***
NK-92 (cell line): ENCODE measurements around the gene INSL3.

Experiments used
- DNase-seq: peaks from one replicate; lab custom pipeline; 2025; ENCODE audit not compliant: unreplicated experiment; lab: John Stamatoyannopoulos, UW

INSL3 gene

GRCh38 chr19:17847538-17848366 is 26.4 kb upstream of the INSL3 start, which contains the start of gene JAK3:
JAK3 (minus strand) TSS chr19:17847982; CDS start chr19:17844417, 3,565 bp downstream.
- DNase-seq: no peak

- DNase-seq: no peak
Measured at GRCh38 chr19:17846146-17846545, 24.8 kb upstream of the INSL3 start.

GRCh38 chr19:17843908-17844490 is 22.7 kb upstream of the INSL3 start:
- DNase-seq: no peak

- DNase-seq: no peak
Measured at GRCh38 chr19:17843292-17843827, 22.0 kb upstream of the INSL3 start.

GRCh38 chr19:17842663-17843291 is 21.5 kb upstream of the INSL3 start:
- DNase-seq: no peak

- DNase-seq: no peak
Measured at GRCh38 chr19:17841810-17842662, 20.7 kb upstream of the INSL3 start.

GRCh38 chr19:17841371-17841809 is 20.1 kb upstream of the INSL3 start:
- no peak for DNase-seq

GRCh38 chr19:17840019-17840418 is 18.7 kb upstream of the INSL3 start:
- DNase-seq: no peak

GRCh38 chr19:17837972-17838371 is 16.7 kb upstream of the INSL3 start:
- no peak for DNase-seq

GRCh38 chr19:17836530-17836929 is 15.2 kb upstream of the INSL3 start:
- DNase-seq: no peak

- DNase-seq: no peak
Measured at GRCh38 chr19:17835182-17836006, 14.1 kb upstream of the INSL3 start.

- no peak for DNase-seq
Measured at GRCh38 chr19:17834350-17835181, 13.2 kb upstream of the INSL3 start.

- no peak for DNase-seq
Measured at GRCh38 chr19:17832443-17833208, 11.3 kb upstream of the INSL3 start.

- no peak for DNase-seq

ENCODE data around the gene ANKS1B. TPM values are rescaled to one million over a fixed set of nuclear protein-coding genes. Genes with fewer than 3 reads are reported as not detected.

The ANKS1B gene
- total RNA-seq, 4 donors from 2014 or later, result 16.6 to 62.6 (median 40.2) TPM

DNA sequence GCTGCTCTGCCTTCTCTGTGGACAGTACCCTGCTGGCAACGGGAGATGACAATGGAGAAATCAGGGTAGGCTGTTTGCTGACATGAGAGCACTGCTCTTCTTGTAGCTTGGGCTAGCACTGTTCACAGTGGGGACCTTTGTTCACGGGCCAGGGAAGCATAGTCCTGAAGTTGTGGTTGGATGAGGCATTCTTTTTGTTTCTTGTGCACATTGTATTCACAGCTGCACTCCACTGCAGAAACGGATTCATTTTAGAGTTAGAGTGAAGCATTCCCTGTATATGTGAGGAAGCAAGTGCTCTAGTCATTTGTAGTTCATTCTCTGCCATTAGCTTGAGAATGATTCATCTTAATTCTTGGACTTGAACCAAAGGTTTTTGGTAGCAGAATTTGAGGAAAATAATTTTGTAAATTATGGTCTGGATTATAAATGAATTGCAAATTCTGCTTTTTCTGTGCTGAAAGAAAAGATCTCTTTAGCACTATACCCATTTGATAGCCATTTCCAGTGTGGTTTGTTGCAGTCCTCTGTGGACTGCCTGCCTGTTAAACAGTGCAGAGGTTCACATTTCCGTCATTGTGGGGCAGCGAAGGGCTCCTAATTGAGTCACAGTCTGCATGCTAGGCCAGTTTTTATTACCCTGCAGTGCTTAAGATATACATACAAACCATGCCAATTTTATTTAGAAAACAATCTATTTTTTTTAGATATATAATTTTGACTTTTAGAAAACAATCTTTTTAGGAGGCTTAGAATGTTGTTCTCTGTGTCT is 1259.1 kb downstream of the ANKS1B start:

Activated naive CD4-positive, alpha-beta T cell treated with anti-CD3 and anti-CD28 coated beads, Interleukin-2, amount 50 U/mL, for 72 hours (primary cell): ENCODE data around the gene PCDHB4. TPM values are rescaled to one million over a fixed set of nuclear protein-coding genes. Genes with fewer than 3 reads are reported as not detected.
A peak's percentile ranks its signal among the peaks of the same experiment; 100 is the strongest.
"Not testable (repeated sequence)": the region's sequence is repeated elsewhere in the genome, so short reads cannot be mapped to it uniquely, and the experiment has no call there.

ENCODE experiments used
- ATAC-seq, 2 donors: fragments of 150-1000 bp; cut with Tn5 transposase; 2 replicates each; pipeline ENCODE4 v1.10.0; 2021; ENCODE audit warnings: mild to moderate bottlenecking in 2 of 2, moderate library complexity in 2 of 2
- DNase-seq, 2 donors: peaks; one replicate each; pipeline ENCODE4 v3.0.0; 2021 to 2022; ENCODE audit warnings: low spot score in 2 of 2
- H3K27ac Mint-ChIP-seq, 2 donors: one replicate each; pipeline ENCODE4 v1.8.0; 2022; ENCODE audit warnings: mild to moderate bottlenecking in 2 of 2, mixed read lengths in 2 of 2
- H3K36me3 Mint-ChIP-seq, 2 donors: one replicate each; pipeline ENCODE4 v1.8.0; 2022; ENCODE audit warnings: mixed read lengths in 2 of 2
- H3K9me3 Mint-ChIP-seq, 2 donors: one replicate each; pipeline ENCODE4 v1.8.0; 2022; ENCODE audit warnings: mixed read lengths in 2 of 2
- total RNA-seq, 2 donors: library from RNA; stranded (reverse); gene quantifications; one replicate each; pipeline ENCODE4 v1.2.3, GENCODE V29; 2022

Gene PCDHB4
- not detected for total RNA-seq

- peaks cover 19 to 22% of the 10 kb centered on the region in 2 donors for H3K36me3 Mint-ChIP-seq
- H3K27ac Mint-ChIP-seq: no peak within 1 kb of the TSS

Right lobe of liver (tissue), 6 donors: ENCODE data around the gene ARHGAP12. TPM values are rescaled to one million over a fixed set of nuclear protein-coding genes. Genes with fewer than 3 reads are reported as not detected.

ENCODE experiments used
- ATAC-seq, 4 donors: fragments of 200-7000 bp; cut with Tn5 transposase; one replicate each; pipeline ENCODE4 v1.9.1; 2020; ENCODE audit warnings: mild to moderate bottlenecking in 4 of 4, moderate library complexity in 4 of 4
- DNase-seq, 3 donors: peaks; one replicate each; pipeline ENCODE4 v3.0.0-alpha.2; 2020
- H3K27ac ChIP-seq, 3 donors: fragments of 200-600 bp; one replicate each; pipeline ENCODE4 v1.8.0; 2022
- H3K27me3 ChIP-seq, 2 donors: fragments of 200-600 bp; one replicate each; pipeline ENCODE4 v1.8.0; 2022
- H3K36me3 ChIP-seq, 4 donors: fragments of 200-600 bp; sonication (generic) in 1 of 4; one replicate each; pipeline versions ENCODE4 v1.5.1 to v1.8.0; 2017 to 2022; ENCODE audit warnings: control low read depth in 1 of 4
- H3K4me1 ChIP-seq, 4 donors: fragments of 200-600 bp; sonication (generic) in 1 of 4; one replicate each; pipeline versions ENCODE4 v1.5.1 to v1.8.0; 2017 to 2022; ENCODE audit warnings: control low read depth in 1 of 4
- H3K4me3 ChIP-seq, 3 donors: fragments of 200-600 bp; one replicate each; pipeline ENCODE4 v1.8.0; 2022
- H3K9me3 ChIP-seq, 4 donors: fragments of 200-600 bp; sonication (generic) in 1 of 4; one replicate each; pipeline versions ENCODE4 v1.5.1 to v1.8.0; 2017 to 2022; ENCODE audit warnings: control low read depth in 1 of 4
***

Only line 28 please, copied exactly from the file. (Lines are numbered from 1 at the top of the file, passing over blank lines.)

- no peak for DNase-seq